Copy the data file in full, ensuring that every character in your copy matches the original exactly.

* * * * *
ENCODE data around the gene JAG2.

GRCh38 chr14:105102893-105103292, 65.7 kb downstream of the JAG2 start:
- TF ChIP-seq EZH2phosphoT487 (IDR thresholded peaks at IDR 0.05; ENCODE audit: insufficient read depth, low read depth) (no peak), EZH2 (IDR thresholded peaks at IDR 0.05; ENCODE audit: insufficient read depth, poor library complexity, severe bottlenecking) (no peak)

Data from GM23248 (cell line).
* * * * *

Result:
ENCODE data around the gene JAG2.

GRCh38 chr14:105102893-105103292, 65.7 kb downstream of the JAG2 start:
- TF ChIP-seq EZH2phosphoT487 (IDR thresholded peaks at IDR 0.05; ENCODE audit: insufficient read depth, low read depth) (no peak), EZH2 (IDR thresholded peaks at IDR 0.05; ENCODE audit: insufficient read depth, poor library complexity, severe bottlenecking) (no peak)

Data from GM23248 (cell line).